Parliament Watch Italia
From 2016, according to a regional law, every year Sicilian municipalities must implement participatory democracy projects. Available resources are about 5 millions euro per year. About half is unspent, wasting the opportunity to bring excluded citizens back into decisional space. Our idea is based on a campaign that aims to build collaboration between CSOs and Municipalities for a strategic use of these funds.
In Sicily, Southern Italy, with field activities in 5 to 10 small local contexts.
Outside big urban centers, showing some signs of “civic renaissance”, in many Sicilian rural areas, local politics has been affected for decades by conservative mindset, clientelism, vote-buying and protection of Mafia interests. Besides some isolated examples of civil resistance, this environment has deprived civic engagement of any meaning causing the lack of civic cohesion described by this call.
This context is recently getting better. Nonetheless, municipalities, citizens and CSO, in many cases, still suffer from lack of participatory democracy culture and practice. This is the reason why fostering the condition to effectively apply the participatory democracy law and build participatory practices to spend the allocated funds might be fundamental to turn the tables.
The participatory democracy law and the related funds represent a unique chance to foster knowledge and practices related to two pillars of local democracy: citizens participation and collaboration with the government.
Setting the conditions to spend these funds by building knowledge and competences for both CSO and administrations – and better oversight on the process’ quality – will enable instances of collaboration that could easily demonstrate the feasibility of a community driven by common interests. Gathering around a co-designed playground or a senior center, local communities will feel empowered and renew trust in their representatives who granted them their right to democratic engagement.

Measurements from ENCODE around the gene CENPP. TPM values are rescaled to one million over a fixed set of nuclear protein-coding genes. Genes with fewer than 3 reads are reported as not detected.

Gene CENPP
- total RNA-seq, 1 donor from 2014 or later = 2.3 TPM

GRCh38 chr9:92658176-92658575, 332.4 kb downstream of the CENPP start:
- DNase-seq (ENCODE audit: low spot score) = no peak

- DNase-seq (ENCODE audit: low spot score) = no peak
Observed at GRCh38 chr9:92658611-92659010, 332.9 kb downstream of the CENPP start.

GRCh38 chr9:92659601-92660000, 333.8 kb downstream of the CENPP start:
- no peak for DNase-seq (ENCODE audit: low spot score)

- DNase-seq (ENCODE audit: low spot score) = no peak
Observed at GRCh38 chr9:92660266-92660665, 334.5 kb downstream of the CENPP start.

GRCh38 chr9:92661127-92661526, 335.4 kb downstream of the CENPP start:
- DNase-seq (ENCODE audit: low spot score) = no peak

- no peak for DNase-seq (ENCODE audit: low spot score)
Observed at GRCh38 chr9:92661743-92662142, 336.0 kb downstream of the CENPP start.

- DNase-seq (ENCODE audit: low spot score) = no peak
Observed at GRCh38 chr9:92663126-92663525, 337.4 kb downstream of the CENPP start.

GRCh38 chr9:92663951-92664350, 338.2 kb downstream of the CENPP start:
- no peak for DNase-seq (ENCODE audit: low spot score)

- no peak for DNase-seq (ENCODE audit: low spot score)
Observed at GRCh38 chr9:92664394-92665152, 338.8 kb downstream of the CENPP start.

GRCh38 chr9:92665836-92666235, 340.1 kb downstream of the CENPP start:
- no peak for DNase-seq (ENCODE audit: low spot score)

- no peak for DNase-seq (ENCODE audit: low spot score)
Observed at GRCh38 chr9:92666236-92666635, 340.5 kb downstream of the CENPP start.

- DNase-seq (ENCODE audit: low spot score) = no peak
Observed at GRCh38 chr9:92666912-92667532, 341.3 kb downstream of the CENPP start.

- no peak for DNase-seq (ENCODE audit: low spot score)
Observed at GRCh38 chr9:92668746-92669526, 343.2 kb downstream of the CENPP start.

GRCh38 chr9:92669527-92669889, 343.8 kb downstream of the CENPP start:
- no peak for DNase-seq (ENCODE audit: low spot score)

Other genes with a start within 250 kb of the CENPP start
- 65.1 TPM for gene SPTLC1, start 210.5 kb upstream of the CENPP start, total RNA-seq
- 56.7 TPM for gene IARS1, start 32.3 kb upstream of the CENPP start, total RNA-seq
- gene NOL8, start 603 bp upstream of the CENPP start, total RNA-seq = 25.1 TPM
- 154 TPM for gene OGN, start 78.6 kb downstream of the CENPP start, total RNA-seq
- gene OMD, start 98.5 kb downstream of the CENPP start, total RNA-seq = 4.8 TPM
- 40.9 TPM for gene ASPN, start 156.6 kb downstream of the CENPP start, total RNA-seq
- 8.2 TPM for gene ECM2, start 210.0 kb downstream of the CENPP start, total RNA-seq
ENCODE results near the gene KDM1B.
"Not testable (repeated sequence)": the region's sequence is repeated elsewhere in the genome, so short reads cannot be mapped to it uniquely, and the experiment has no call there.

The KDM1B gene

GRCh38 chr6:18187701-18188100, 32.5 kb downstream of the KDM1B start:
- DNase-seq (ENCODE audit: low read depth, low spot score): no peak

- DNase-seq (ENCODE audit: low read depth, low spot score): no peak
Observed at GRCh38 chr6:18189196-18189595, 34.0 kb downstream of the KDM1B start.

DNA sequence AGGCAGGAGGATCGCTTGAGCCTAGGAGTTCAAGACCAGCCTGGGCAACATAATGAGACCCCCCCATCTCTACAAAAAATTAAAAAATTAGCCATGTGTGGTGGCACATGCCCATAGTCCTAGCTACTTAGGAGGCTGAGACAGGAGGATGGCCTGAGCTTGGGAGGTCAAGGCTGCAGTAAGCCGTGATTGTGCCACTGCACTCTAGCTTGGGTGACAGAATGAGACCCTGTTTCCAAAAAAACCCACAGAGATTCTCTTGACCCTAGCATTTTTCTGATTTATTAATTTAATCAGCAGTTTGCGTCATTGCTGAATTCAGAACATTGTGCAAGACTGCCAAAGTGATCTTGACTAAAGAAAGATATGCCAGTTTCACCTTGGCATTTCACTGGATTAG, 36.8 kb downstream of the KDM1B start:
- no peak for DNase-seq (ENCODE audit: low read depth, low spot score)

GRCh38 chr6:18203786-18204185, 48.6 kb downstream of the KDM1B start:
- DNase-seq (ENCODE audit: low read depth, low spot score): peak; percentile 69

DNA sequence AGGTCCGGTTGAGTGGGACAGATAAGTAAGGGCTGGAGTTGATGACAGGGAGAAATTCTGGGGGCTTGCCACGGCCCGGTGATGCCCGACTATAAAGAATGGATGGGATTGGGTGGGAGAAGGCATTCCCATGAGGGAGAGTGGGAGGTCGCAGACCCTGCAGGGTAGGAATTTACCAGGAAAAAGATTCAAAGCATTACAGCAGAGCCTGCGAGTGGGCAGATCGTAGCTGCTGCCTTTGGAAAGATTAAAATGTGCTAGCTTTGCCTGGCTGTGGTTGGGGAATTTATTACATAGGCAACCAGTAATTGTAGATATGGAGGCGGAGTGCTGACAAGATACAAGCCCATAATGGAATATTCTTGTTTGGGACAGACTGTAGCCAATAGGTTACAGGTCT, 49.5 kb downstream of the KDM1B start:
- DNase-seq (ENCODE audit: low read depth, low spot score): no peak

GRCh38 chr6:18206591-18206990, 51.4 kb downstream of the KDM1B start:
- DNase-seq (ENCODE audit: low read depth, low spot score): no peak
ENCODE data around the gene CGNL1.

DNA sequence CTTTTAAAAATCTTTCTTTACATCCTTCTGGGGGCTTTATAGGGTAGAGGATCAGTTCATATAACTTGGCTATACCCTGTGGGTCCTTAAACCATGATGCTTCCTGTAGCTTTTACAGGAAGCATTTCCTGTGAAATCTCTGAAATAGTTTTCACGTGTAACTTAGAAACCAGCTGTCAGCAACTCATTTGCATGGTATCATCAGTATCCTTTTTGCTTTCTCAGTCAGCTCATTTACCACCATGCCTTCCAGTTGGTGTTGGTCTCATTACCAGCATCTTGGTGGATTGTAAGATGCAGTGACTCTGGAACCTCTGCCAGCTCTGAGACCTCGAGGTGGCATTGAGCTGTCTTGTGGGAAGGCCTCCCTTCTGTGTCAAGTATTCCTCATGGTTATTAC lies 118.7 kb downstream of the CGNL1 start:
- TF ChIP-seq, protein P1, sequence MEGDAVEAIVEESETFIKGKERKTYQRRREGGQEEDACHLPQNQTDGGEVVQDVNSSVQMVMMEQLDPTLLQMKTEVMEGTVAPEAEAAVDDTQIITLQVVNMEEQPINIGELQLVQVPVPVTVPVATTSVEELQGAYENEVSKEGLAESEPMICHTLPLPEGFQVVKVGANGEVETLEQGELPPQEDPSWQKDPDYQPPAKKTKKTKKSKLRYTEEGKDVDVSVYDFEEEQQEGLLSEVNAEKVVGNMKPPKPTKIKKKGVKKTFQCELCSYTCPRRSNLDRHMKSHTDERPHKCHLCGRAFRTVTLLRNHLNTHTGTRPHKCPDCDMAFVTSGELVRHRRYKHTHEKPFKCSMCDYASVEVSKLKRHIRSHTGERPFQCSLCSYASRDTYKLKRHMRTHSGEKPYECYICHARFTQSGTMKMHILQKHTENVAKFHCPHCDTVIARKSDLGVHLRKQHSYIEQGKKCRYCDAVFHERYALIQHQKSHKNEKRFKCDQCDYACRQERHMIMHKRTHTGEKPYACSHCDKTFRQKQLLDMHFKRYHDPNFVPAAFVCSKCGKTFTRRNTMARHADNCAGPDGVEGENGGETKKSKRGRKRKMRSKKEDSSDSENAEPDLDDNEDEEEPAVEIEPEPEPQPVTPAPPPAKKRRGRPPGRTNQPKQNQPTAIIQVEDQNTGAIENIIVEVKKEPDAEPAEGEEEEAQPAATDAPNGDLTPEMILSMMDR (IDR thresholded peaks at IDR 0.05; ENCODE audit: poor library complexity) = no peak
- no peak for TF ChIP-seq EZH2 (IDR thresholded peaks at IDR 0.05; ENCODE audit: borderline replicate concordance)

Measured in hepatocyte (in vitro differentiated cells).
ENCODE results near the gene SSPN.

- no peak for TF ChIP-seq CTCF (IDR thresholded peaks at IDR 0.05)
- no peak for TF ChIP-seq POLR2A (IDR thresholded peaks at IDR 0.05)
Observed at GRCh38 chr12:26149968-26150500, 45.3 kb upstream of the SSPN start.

The reasons why the participatory democracy fund is not used lies on both sides of the process. Municipalities often underestimate – or are scared by – the opportunity. More than half of them don’t publish the call for citizens’ projects or don’t give enough visibility to it. The project provides them with the guidelines on how to best engage citizens according to the law prescriptions. On the citizens' side the law is not sufficiently known and, beside an issue of competences, there is a widespread lack of trust in collaboration with local institutions. Therefore, the project addresses civil society, taking care of diverse representations, with all the information that allows them to actively engage, encouraging – where needed – forms of organization of non-represented interests.